Jump to content

Namacpacan Church

Coordinates: 16°51′12″N 120°22′35″E / 16.853333°N 120.376389°E / 16.853333; 120.376389
From Wikipedia, the free encyclopedia

Namacpacan Church
Saint Catherine of Alexandria Parish Church
Shrine of Our Lady of Namacpacan
Iglesia Parroquial de Santa Catalina de Alejandría (Spanish)
Church facade in 2014
Namacpacan Church is located in Luzon
Namacpacan Church
Namacpacan Church
Location in Luzon
Namacpacan Church is located in Philippines
Namacpacan Church
Namacpacan Church
Location in the Philippines
16°51′12″N 120°22′35″E / 16.853333°N 120.376389°E / 16.853333; 120.376389
LocationBrgy. Victoria, Luna
DenominationRoman Catholic
StatusParish church
DedicationSaint Catherine of Alexandria
Functional statusActive
Heritage designationNational Cultural Treasure
Architectural typeChurch building
StyleEarthquake Baroque
DioceseSan Fernando de La Union
ArchbishopSocrates B. Villegas
Bishop(s)Daniel Oca Presto

The Saint Catherine of Alexandria Parish Church, also known as the Shrine of Our Lady of Namacpacan and Namacpacan Church, is a Roman Catholic church located in Luna (formerly Namacpacan), La Union, Philippines under the jurisdiction of the Roman Catholic Diocese of San Fernando de La Union. Once called Luna Church, its titular is Saint Catherine of Alexandria. Built in 1690, it is also known as the shrine for the image of Our Lady of the Immaculate Conception of Namacpacan.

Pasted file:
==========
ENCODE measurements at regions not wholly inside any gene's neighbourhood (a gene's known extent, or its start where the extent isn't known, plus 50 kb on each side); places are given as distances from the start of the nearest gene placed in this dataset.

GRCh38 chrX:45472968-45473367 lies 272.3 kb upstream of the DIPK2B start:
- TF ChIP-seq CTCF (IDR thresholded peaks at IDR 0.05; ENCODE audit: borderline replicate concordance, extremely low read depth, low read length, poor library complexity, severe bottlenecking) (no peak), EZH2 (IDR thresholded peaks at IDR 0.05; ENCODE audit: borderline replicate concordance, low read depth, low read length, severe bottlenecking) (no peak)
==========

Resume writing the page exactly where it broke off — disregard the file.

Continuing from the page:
The church was declared a National Cultural Treasure by the National Museum of the Philippines.


Church local historical marker

Since 1587, Namacpacan was a visita of Purao (presently known as Balaoan).[1] In November 25, 1690, the town was founded and a parish under the advocacy of Saint Catherine of Alexandria was canonically erected.[1] The first church of Namacpacan was built under the supervision of Father Mateo Bustillos, the parish priest from 1695 to 1697.[2] The original site of the church was in Darigayos, a barrio of Namacpacan and was transferred in 1741 to its present site.[1][3] The image of the Our Lady of Namacpacan was enshrined in the church in 1871.

The church was reinforced with masonry and galvanized iron roof. It was heavily destroyed by an earthquake in 1854. Through the efforts of Father Marcelino Ceballes, the church was restored and the convent was widened in 1876.[2]

Like other Philippine churches built in earthquake-prone areas, Namacpacan Church is classified as an Earthquake Baroque church with thick walls and buttresses connected to a brick exterior stairway of different designs and shapes.[4] A ceremonial archway or capilla possa can be found at the church's entrance.[2] Its 1872 white and yellow facade falls under the Baroque style with the presence of rounded pediments.[5] Three sets of two pairs of engaged columns and two sets of single columns along with twin belfries adorning the façade.[5] A wooden altar, Spanish-era stone pulpit and a wood relief of the Baptism of Christ, probably polychromed, can be found inside the church.[5][6]

Its convento is now used as a school.[7]

Marian devotion and veneration

The Statue of Our Lady of Namacpacan, venerated by devotees